Did the Hay Cause Colic? - The Horse Owner's Resource

Did the Hay Cause Colic?

Pete G Gibbs, PhD, of Texas A&M University, addresses an EQUUS reader's concerns about a possible link between feeding Bermuda hay and colic.
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Question:We've purchased round bales of coastal Bermuda grass to feed to our horses. They have been previously fed fescue hay and are used to it. About six weeks into the Bermuda--fed free choice--one of our horses colicked. Our veterinarian said it was because the Bermuda was so leafy that the horses eat it without having the need to drink as much water. Also, in the cooler months, the need for water drops. Both of these factors, the veterinarian said, increase the likelihood of colic. He said that fescue's characteristic tougher texture usually results in the horses taking in more water than if they just had Bermuda. I am confused about all of this. I have scheduled my spring plantings based on Bermuda, but I'm wondering if I should abandon these plans.

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Answer: These types of questions are difficult to answer, primarily because so many factors can predispose a horse to colic. Coastal Bermuda grass round bales are used successfully in horse feeding programs all over Texas and in other southern states. Therefore, to say with certainty that the grass caused the colic is difficult.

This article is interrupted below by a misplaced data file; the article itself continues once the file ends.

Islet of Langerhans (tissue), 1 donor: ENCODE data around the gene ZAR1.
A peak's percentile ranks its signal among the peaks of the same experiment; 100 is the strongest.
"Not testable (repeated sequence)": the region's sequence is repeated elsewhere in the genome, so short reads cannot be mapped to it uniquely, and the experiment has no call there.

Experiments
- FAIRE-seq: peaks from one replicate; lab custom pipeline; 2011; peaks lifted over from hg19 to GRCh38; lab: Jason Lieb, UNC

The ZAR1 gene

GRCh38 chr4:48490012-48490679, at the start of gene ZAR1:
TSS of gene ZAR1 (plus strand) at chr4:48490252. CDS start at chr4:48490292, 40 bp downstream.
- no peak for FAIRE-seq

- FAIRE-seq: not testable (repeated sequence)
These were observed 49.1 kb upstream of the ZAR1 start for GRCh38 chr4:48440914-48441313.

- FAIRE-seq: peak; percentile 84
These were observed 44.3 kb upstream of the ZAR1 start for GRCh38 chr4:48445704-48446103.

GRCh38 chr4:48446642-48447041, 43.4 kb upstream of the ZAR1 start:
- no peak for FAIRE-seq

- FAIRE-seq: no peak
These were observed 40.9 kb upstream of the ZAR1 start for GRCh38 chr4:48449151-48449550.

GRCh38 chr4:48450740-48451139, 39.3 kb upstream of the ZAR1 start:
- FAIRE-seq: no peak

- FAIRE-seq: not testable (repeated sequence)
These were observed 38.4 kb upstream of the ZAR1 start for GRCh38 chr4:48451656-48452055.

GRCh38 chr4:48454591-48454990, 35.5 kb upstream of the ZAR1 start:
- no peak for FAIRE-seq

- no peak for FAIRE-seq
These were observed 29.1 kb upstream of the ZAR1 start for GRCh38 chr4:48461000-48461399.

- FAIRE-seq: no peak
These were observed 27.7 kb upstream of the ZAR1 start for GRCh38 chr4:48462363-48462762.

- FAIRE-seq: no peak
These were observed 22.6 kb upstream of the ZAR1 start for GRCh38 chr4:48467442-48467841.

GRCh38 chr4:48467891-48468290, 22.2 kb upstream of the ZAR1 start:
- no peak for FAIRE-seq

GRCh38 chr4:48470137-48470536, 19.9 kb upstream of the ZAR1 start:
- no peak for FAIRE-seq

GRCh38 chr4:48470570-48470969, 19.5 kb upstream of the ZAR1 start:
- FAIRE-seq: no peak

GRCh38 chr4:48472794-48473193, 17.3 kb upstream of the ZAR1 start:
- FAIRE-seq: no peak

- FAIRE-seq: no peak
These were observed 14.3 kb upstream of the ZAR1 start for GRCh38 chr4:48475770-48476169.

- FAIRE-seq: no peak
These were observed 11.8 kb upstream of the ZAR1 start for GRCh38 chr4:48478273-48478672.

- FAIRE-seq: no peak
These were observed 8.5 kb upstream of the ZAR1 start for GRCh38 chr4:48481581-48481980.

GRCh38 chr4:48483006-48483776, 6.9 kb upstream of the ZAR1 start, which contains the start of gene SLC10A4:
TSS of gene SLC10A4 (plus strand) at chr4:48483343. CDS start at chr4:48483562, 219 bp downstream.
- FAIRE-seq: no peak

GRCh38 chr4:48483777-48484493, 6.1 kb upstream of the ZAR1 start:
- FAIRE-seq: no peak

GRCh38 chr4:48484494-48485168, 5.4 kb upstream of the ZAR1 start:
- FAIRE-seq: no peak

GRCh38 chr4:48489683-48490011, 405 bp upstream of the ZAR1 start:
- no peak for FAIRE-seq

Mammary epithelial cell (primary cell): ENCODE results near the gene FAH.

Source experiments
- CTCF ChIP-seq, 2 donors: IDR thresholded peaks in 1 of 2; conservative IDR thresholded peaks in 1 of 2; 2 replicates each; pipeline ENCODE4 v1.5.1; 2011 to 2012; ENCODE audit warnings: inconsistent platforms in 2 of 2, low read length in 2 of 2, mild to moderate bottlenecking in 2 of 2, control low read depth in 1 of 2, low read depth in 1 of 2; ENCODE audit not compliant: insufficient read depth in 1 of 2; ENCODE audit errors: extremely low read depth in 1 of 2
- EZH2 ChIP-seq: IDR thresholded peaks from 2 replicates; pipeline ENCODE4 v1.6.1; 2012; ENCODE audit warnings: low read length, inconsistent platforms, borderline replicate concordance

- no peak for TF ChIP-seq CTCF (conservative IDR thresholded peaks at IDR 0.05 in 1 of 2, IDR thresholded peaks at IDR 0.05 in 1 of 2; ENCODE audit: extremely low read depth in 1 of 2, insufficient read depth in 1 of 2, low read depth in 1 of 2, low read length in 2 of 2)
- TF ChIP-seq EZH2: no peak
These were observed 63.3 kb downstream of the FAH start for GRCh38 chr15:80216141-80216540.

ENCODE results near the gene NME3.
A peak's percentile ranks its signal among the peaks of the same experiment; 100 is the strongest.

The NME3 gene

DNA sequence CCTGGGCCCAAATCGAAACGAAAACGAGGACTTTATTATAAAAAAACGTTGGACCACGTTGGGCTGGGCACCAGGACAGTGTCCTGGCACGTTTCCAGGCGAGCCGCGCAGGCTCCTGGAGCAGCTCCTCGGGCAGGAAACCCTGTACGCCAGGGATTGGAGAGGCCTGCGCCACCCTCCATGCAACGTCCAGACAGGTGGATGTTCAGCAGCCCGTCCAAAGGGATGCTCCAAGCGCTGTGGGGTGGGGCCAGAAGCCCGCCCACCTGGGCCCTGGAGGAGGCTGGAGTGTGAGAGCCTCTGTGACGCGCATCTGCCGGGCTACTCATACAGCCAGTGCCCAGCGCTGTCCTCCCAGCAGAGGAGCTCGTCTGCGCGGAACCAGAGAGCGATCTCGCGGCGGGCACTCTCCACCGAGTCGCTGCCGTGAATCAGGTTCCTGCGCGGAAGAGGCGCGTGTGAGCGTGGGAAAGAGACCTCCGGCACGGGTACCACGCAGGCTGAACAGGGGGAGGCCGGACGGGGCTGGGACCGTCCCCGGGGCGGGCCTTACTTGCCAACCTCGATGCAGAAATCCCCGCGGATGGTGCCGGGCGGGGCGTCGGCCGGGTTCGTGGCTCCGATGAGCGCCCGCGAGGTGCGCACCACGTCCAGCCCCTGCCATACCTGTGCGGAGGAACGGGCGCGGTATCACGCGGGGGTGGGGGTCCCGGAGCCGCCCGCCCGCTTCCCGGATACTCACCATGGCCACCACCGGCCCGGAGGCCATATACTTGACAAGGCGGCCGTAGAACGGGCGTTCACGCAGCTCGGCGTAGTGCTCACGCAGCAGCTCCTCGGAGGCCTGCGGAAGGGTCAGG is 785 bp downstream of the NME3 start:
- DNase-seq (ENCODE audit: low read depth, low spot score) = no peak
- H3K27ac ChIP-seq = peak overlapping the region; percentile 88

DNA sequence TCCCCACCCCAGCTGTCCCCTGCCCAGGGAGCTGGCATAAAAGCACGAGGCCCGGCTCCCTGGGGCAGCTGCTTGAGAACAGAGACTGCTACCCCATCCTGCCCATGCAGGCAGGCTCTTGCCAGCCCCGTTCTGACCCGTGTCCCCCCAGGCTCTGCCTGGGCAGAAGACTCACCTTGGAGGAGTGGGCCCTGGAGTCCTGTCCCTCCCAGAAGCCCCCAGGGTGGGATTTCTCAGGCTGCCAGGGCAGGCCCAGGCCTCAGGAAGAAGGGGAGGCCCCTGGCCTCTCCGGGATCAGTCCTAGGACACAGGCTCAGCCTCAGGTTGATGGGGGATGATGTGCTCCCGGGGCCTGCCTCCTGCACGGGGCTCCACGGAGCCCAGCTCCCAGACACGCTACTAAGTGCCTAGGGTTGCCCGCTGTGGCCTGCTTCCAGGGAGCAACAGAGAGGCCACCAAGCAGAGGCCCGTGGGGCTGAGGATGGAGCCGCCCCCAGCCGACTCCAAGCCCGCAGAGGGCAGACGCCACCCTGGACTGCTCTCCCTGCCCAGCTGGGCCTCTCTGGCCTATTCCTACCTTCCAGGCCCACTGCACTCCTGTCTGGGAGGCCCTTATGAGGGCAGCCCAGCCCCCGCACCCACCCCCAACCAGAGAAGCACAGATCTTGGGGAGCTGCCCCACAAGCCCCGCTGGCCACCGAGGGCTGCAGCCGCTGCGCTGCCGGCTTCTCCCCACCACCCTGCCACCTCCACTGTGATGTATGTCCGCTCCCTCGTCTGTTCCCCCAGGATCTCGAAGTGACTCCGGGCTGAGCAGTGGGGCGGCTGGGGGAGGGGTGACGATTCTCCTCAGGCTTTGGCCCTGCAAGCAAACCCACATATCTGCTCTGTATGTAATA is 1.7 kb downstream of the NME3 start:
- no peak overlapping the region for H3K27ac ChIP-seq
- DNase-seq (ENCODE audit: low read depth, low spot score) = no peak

If, however, the hay in the round bale was of questionable quality, several factors may have contributed to colic. For example, if the hay contained mold there is some chance the horse ingested enough to cause digestive upset. Other problems can occur when grass is extremely mature at baling. There is some evidence that the long-term intake of extremely indigestible fiber fractions can lead to impaction colic. And, without a doubt, inadequate water intake can disrupt moisture balance in the gut to the extent that colic can result. But is difficult to ascertain if the horse did not drink enough water because of diet or because of the quality or lack of availability of the water itself.

So, in short, I know of no published evidence that would cause alarm in my mind about providing round bales of coastal Bermuda grass hay, provided it is of good quality. To discourage them from ingesting too much in too little time, I would caution to avoid introducing such hay when the horses are extremely hungry. And remember that it is critical to ensure that the horses have access to a good water source.